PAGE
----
- Distinctive design
- Comfortable ride
- All-electric powertrain option
- Well-built cabin
In line with parent group PSA’s policy of giving drivers an open playing field, the French carmaker is following its sister companies Peugeot and Vauxhall in offering a full set of propulsion options.
It makes the new C4 a clever choice in the middle market – and like its predecessors, the latest version has plenty of chic about its style.
Looking low slung with coupé-like lines and a long front, it sets out a new chapter in Citroën design that not only makes the C4 distinctive, but also practical.
I've tried out high specification Shine Plus grade versions of the petrol and all-electric ë-C4 models, and each has plenty of strong points.
The petrol C4 was powered by a 1.2-litre PureTech engine developing 128bhp, and in top grade trim, is available only with an 8-speed automatic transmission.
The top grade electric ë-C4 is slightly more expensive and has a 100kW motor which puts out the equivalent of 134bhp.
Both have plenty of life and their performance is very similar – as is every aspect of the two versions - which is a refreshing take, especially when it comes to electric vehicle design.
For the petrol car, 0 to 62mph takes around 9.4 seconds, and it tops out at 130mph, while the electric C4 is slightly quicker at 9.0 seconds with a maximum of 93mph.
On the economy front the automatic C4 is rated at 50.3mpg at best with emissions of 120g/km and on our drive we managed to average 45.5mpg.
The 11-gallon tank gave us a ‘real world’ range of some 500 miles which is twice that of the ë-C4's 217-mile range on a full charge.
From a fast charger, the ë-C4 can be recharged to 80 percent capacity in just half an hour, although a full charge from a domestic supply is going to be closer to a day. A home charger will be much faster, but whatever method is used to recharge, the savings of going electric are obvious in everyday use.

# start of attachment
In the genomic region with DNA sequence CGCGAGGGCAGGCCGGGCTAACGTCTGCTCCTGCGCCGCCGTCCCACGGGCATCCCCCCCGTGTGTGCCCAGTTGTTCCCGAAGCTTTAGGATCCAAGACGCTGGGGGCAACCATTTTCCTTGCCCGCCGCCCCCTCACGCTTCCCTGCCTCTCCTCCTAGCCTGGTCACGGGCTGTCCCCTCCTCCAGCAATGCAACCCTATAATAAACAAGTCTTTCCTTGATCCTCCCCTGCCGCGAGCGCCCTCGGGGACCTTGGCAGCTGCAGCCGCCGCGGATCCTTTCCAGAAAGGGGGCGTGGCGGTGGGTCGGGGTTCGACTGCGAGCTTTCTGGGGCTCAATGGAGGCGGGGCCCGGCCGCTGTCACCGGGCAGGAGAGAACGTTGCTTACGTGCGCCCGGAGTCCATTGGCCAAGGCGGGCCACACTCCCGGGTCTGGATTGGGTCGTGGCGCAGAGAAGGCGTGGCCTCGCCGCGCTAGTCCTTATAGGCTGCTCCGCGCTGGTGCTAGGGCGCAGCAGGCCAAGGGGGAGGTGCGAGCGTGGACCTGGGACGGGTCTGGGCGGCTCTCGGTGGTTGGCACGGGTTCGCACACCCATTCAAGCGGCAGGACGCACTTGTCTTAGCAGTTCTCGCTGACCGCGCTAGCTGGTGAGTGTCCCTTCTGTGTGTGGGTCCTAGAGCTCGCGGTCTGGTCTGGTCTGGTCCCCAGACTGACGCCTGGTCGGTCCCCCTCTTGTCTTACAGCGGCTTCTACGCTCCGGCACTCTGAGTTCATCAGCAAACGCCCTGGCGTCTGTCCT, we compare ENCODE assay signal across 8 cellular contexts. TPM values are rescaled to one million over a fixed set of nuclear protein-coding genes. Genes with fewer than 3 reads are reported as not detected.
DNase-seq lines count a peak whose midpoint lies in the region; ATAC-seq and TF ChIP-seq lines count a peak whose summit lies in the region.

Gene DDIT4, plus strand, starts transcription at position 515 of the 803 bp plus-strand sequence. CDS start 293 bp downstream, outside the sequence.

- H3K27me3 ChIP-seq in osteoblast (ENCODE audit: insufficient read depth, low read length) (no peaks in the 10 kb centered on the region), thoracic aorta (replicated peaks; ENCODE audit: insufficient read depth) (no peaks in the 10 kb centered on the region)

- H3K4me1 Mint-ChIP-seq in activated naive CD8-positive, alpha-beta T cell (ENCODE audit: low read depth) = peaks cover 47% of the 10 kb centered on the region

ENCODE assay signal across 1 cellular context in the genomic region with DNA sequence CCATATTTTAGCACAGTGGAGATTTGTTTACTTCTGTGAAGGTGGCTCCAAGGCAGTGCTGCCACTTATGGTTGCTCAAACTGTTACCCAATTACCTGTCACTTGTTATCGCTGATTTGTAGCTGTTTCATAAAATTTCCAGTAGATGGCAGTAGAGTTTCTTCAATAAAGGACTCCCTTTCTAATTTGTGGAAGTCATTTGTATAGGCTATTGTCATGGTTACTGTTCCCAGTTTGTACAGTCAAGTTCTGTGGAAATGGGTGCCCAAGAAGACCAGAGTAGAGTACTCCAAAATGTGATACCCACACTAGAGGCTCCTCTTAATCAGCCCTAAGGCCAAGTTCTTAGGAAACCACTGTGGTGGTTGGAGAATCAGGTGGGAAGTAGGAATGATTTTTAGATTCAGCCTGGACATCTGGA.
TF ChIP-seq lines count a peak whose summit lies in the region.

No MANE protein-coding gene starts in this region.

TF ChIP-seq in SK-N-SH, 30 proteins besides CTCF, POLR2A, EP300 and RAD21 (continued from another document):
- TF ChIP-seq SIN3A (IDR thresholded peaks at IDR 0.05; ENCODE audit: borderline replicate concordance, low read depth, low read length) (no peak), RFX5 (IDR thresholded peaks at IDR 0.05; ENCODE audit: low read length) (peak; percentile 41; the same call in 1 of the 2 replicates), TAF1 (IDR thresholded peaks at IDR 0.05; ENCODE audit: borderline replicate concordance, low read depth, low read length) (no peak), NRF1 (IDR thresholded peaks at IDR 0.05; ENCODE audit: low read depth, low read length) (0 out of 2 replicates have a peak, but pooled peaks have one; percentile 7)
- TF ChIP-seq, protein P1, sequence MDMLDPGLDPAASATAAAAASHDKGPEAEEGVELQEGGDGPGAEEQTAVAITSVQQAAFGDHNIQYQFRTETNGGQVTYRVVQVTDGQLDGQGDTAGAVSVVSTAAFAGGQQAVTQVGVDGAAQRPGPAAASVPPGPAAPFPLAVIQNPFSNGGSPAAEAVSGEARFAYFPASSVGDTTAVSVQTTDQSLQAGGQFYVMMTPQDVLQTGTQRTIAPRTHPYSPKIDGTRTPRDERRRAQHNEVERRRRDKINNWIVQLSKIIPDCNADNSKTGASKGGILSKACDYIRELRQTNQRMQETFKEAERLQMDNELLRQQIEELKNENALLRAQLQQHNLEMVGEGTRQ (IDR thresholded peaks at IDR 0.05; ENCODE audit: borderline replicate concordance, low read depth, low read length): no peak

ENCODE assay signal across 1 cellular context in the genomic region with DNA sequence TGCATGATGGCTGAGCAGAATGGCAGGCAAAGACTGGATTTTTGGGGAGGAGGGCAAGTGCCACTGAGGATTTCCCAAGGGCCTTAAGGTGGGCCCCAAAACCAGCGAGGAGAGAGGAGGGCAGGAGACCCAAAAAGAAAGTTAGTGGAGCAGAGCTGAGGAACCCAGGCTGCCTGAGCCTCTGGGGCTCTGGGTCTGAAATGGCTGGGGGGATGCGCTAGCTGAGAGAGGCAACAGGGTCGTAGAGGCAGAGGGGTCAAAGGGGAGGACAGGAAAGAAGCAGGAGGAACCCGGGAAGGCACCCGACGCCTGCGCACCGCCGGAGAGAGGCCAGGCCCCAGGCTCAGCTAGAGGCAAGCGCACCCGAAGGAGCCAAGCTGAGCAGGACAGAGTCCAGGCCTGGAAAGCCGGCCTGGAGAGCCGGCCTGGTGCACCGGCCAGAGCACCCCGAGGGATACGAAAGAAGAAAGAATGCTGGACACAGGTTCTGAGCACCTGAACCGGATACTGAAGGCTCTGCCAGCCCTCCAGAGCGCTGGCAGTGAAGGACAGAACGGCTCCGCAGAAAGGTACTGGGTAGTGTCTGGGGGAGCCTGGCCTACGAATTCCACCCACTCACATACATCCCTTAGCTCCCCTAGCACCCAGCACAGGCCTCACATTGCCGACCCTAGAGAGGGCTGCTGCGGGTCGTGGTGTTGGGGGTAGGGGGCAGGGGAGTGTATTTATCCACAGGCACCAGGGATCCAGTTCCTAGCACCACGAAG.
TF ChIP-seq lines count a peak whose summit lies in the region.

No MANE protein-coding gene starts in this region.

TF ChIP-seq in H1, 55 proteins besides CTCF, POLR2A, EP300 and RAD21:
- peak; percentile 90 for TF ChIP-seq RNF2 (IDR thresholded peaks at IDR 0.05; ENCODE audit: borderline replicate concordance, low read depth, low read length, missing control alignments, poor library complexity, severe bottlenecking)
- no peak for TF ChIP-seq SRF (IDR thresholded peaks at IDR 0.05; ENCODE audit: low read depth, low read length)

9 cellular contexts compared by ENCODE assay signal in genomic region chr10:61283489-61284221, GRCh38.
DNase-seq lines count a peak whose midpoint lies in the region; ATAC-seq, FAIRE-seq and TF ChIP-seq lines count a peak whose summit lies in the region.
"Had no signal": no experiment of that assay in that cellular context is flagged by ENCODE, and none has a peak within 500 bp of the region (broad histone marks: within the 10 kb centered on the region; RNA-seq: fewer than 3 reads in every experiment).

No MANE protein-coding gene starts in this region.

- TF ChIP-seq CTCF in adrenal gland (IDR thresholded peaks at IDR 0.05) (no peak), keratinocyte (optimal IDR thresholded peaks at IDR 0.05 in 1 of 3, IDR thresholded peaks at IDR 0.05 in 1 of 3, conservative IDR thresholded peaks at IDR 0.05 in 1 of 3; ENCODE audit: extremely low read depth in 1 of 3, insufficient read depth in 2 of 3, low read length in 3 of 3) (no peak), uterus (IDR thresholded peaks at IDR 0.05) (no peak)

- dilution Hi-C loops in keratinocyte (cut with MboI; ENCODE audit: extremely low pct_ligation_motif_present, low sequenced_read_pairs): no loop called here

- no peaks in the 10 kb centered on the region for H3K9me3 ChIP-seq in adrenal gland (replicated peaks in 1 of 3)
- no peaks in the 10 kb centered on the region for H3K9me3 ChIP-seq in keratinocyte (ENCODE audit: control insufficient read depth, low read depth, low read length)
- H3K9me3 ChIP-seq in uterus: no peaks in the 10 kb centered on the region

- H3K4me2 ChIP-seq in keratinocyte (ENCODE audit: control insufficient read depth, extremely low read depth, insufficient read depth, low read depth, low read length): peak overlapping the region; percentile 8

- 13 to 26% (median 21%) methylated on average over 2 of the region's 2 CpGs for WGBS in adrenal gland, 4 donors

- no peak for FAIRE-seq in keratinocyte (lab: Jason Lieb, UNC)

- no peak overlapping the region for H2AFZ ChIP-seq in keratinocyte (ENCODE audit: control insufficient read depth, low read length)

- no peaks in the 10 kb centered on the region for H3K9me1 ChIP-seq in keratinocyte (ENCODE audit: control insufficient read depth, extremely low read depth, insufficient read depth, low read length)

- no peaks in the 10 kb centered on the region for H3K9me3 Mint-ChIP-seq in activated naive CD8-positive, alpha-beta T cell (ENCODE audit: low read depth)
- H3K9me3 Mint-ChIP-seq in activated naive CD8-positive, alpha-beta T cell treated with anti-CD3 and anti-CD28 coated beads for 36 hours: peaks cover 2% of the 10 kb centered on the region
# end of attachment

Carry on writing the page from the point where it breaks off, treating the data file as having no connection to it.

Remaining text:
Those who cover greater mileage and don’t want the fuss or delay of recharging can stick with conventional power for the time being, and that’s the beauty of Citroën’s marketing approach with the new C4.
Design and Practicality
What it brings that the others lack is a touch of French flair, and that can be found inside and out.
Visually, the cars are identical, even down to the siting of the charging port, which is in the same place on the back nearside wing as the fuel filler.
The same is true inside with a clutter-free approach to the dashboard and a minimal amount of controls, although there are software changes to the instrumentation on the ë-C4 to give information about its electric status.
Boot space on both models is the same at 380 litres extending to a maximum of 1,250 litres, with the only compromise for the ë-C4 being the recharging cables which can be stowed below the boot floor.
A handy feature is a slide-away phone and tablet holder concealed in the facia in front of the passenger above the glovebox.
One slight area of concern was the rearview visibility through the tailgate window. This can be impeded by the boot spoiler and harks back to a rear design Citroën used on the last but one generation C4 more than ten years ago.
Equipment and Technology
All versions have Citroën’s comfort-oriented suspension and seat cushion setup, which is a boon on potholed roads, while the cars we tried came with head up display information screens for the driver as well as a 10-inch widescreen display panel in the centre of the dash.
The latest C4 marks a turning point for Citroën and has all that it takes to compete in the modern world of motoring. Whatever the power option you choose, this is a car with all bases covered. Its range of technology, comfortable ride, and good levels of practicality are all features that stood out, making the C4 an attractive proposition in the small-SUV segment.